Tell us about your own journey toward naming this amorphous thing that newsrooms began to need in the move to digital.
I wanted to get more involved in studying the changes in media caused by the internet and web and began my doctoral studies at the University of Texas. Around 2008, I started seeing organizations like The New York Times developing interactive data projects. These projects required more advanced coding skills and data analysis, but were still considered journalism.
I met the head of one of the departments that created these projects, Aron Pilhofer, now my co-instructor for this course.
In 2009, I spent a week with his team researching their backgrounds and processes, which was later published in the #ISOJ Journal. As digital products became more varied and complex, I started seeing organizations implementing product management techniques. Last year, I did a research project interviewing people in a range of product positions, which was also published in the #ISOJ Journal.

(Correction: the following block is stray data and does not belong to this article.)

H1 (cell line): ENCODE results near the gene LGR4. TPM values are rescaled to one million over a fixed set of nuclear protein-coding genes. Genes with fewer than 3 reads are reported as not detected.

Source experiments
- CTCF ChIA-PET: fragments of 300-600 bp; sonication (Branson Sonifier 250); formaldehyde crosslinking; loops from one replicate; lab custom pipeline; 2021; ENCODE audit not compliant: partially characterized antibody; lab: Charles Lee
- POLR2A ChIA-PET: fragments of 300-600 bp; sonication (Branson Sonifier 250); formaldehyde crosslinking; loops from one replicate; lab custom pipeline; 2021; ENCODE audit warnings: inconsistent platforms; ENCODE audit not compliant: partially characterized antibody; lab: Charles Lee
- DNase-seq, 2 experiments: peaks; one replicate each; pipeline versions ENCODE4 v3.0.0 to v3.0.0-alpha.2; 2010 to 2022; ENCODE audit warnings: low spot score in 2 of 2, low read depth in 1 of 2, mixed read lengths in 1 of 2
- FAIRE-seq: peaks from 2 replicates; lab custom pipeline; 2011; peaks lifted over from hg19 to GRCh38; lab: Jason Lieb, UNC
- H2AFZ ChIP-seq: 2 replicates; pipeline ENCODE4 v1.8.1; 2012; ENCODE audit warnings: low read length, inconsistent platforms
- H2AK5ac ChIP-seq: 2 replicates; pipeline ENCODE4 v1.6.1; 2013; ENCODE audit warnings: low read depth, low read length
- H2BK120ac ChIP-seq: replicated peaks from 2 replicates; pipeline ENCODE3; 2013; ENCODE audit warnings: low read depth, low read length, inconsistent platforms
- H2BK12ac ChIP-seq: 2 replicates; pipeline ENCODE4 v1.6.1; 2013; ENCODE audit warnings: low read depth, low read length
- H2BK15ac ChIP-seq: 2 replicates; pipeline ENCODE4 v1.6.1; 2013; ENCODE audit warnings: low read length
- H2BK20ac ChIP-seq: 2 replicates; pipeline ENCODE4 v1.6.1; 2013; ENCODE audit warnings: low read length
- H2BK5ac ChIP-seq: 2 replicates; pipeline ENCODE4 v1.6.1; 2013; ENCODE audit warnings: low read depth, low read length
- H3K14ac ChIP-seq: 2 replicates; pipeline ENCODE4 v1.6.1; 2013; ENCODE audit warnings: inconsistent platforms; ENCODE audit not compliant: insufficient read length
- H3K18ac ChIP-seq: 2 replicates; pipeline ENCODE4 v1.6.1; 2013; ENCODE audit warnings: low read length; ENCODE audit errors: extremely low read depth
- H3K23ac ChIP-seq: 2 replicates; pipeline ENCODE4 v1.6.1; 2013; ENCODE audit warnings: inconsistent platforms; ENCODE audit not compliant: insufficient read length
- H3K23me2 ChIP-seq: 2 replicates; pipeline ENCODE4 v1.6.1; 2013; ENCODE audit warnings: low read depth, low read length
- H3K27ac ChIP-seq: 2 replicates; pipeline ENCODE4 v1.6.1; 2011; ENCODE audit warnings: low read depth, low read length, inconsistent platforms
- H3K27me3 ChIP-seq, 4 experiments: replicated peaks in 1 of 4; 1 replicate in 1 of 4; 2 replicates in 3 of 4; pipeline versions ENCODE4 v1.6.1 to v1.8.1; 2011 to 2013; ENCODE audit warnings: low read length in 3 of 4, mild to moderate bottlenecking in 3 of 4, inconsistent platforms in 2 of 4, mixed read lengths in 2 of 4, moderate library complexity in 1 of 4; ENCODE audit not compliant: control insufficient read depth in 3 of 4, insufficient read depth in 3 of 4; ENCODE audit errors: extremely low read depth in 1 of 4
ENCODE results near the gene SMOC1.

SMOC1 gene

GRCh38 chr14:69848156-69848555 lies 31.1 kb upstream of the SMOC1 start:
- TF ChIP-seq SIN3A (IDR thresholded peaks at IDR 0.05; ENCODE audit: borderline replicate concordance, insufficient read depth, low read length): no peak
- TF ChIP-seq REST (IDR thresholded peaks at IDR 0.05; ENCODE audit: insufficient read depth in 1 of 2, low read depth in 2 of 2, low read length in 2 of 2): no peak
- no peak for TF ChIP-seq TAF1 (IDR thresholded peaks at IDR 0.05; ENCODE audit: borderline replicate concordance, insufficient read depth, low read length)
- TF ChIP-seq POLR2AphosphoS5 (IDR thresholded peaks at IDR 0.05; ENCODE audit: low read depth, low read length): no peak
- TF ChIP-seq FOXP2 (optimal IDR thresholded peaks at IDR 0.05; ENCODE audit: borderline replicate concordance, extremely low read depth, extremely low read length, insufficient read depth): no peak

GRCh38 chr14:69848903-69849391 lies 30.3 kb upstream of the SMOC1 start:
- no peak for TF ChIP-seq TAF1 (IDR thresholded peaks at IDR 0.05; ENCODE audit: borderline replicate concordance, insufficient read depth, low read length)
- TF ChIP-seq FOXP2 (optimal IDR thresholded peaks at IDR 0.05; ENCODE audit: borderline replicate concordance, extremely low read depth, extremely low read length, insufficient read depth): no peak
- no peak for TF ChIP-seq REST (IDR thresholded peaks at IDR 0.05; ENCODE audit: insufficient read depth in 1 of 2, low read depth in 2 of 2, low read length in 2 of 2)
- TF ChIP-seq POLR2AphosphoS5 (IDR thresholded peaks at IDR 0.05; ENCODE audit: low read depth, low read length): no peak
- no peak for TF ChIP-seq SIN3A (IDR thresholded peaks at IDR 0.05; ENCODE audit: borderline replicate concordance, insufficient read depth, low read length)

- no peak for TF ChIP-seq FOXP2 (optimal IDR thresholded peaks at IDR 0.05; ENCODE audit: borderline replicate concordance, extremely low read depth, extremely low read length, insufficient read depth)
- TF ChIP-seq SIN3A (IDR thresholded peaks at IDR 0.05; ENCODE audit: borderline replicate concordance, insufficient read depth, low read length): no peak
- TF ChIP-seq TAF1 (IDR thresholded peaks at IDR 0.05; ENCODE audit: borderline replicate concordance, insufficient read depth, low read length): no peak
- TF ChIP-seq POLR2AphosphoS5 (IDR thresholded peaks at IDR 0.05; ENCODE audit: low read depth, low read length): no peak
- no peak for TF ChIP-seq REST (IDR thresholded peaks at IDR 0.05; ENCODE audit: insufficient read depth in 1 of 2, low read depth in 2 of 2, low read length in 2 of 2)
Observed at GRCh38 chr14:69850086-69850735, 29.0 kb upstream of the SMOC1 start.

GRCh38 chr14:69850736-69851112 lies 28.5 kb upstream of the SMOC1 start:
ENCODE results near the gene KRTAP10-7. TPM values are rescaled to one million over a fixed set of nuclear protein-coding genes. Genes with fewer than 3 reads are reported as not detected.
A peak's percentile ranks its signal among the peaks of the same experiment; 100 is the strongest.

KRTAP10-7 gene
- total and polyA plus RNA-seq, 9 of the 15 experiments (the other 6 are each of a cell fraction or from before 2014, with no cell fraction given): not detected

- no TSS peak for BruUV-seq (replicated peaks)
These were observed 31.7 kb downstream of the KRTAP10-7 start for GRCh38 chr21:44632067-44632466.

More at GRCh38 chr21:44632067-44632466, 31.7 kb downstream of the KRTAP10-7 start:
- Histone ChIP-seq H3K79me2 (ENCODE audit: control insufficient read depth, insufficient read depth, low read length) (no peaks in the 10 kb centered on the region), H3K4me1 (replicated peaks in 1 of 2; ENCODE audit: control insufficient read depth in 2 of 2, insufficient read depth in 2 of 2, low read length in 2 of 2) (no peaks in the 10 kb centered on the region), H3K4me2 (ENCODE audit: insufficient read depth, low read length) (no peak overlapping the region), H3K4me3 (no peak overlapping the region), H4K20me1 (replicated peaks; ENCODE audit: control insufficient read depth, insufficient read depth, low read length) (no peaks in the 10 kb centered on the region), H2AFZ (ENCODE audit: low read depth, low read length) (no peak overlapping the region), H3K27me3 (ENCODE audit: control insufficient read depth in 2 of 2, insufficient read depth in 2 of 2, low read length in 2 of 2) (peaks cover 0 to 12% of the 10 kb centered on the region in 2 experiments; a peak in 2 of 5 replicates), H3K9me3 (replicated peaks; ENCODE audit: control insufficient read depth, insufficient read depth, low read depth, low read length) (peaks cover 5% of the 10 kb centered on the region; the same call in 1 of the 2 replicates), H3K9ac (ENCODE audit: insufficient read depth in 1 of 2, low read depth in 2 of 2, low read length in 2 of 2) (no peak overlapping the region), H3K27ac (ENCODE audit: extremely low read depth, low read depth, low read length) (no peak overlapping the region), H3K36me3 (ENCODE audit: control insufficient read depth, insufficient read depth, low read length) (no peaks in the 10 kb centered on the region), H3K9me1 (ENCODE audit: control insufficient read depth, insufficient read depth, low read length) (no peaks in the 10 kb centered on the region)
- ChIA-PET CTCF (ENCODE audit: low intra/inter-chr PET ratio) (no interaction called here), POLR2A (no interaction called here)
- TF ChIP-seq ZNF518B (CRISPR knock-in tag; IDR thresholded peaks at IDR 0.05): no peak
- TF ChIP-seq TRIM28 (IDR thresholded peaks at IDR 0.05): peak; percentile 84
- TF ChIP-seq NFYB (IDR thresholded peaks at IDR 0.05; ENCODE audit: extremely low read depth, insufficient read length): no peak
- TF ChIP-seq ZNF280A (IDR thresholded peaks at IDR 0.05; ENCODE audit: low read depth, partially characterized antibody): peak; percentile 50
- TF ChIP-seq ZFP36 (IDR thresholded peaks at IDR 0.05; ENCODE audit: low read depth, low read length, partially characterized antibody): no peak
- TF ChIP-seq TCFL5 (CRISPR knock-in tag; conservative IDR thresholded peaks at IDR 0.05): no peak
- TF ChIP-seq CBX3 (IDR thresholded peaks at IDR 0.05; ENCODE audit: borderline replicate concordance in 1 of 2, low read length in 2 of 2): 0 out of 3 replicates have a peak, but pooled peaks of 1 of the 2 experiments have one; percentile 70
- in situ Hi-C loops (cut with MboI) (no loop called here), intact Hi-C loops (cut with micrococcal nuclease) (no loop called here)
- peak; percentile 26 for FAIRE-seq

Ultimately these concepts influenced a new degree in our program. We launched the Digital Media Innovation and Mass Communication major in 2016, and we already have more than 190 students who have enrolled.
If you had to draw up a job description for a product manager, what would it say?
It will vary based on the organization and the product they will be leading. Publications like Quartz have long focused on emerging product management roles to coordinate their products and the Texas Tribune hires journalists into data and design roles.
While, depending on the product, there is some technology knowledge assumed, one needs to be able to understand the organization’s mission and be able to communicate with technology personnel. In a journalism organization, there has to be attention to journalistic ethics and sensibilities built into digital products, so it requires a broad background and expertise.